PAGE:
The day of the game, I walked eight miles on the Way, from Painswick to King’s Stanley, passing meadows and forests and viewpoints and an Iron Age fort and lots of charming people with their dogs. Then I popped into the Tourist Information Center back in Nailsworth for advice on a coffee shop, finding instead a 60-year Barnsley supporter, and this turned into an hour or more of talking football. This is why I love football, by the way. Top lad, that.
One of the stories he told me was about a local — I think it was his barber — who said he’d quit supporting the club when it went vegan. He was amazed: You’d quit the club because they made a decision to keep the players healthy, they’re suggesting it for you as well, and you can still get a burger across the street!?!?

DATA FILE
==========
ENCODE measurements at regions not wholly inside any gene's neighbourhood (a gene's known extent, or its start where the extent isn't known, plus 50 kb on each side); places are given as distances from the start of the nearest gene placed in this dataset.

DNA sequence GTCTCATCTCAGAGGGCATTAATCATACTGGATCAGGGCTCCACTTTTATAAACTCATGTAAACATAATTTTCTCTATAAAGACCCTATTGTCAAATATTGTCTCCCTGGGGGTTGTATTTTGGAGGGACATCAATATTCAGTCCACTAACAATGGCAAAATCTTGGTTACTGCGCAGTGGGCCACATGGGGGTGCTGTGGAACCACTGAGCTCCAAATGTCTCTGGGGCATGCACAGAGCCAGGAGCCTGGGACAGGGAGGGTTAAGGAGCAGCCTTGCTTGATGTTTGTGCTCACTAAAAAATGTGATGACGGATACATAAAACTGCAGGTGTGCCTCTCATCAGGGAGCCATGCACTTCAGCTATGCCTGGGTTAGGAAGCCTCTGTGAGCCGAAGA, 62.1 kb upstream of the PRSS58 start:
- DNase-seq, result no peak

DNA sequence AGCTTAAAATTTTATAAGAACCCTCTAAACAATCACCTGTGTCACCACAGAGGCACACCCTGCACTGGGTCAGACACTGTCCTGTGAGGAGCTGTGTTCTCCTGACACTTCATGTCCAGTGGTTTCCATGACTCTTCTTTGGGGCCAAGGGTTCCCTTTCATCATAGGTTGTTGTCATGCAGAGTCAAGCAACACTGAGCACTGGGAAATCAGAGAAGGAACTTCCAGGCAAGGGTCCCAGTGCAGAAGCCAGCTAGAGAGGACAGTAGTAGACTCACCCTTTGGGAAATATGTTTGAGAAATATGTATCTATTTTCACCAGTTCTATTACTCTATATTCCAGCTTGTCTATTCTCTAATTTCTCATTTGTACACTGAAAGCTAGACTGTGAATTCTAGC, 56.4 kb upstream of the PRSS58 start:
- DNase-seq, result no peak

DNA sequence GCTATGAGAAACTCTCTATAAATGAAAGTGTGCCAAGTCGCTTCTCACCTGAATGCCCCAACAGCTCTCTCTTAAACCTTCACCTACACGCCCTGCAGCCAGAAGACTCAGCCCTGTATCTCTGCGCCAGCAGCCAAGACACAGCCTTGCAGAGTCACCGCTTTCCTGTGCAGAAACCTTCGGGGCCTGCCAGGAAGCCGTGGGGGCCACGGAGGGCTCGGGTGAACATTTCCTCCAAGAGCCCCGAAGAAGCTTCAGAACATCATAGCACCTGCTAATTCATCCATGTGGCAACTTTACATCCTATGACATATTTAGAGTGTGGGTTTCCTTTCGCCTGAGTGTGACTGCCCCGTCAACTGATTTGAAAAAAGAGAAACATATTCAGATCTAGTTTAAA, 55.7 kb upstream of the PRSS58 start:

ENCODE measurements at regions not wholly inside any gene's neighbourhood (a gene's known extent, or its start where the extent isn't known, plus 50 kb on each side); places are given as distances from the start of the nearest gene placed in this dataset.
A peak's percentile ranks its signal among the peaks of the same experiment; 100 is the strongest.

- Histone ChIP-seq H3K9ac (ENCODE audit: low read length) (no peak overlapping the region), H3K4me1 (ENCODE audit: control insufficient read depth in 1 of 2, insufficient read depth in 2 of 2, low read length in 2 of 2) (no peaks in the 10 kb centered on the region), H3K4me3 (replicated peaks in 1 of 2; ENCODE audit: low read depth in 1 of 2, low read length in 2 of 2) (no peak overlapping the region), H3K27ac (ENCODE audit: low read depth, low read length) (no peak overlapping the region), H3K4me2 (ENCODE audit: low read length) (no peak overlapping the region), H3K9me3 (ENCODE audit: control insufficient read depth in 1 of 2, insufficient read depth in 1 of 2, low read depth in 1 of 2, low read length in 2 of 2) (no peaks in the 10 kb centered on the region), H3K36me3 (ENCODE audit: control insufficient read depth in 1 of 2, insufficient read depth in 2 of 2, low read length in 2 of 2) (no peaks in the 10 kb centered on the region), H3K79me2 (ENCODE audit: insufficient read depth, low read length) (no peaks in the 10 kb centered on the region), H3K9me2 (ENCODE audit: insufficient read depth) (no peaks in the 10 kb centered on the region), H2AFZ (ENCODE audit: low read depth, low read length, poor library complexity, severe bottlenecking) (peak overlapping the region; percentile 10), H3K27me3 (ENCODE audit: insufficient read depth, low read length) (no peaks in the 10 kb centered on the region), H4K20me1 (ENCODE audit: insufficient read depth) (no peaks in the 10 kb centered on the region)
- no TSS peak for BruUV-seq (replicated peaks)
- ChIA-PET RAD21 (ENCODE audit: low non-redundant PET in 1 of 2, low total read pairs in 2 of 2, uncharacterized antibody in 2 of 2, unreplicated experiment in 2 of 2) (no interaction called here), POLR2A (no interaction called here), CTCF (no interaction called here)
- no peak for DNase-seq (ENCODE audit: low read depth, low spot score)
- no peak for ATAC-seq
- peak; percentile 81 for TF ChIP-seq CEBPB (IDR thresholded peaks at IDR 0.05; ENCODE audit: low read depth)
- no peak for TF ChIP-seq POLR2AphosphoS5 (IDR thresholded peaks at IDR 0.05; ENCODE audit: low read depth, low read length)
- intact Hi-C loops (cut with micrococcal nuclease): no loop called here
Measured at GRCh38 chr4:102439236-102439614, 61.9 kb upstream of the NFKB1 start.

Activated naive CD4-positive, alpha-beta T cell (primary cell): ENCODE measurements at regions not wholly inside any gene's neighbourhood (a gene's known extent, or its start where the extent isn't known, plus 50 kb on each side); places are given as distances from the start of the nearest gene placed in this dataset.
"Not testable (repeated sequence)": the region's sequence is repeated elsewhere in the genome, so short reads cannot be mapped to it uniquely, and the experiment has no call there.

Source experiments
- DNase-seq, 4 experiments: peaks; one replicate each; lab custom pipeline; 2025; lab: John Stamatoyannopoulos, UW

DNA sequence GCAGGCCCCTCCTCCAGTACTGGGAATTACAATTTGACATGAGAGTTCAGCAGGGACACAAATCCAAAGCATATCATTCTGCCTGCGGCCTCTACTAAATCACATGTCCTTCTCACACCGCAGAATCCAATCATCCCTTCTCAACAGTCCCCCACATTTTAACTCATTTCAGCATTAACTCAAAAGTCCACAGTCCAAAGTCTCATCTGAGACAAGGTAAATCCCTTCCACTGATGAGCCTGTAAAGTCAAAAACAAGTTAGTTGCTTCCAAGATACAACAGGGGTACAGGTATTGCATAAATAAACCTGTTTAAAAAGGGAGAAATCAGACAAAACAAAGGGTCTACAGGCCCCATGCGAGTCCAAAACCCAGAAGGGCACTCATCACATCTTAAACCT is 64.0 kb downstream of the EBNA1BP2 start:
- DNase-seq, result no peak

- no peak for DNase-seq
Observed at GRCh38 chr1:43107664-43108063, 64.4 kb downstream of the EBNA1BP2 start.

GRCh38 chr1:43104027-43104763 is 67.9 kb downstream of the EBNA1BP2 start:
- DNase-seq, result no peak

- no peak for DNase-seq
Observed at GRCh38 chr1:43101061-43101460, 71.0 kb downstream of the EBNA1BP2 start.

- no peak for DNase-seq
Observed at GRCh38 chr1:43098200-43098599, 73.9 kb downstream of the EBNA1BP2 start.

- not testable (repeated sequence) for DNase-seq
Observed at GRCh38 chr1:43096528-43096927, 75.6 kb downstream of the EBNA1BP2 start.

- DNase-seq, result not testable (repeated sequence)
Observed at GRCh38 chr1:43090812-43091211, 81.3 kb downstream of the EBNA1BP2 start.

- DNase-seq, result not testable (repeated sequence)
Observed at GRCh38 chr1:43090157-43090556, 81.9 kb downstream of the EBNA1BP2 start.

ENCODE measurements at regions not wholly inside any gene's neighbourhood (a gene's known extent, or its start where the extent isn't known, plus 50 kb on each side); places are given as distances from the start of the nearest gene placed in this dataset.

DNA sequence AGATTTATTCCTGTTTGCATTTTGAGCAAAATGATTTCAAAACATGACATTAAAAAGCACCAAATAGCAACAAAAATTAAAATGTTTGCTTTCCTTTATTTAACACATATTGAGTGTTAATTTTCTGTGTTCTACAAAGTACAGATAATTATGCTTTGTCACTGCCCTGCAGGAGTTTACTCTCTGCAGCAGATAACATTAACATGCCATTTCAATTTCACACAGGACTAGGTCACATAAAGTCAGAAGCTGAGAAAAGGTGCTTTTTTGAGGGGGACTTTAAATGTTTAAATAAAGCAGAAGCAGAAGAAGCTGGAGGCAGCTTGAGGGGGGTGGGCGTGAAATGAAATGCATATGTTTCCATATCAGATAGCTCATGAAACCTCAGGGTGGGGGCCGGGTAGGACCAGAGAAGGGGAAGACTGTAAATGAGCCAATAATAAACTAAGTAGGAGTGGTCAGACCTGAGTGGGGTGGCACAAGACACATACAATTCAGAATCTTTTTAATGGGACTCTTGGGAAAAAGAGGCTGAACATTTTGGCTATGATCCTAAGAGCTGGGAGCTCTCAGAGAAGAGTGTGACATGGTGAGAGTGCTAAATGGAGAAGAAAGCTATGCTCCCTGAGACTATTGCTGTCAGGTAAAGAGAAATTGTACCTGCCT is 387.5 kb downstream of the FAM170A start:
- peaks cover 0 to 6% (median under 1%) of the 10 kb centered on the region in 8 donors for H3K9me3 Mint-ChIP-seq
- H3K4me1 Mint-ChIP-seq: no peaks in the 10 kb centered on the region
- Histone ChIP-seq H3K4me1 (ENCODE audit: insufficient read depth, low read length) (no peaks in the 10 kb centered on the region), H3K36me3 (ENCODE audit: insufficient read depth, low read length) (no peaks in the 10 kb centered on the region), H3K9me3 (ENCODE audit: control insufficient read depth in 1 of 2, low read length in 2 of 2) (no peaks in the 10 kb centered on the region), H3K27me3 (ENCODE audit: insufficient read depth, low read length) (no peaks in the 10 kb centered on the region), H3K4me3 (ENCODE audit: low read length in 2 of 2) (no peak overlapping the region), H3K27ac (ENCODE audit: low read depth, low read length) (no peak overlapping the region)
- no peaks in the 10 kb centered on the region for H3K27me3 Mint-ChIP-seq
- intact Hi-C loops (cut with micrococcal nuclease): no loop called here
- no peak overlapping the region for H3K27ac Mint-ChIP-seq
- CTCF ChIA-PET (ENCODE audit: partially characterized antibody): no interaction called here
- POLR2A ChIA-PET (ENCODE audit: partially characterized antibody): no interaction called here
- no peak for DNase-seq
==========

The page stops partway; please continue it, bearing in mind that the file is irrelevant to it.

And then I headed up the hill. You do your research on Forest Green, and a lot of people talk about the hill. Apparently, having your stadium at the top of a hill makes a real impression on people, and you would think it was bloody Mt. Everest from reading some of the comments. Here I should note that football supporters are more known for eating fried fish and drinking beer than doing any proper exercise. Forest Green is a mile walk from the Nailsworth center that gains … 300 feet.
And on the way up the hill, I was reminded that, yes, I am still going to a football match. I saw somebody peeing in a side alley, heard lewd songs, saw fists shaken at people in the wrong colors (red, in this case), saw pensioners making their way with canes, saw dads with kids, and then saw the lights of the ground. Always inspiring, that.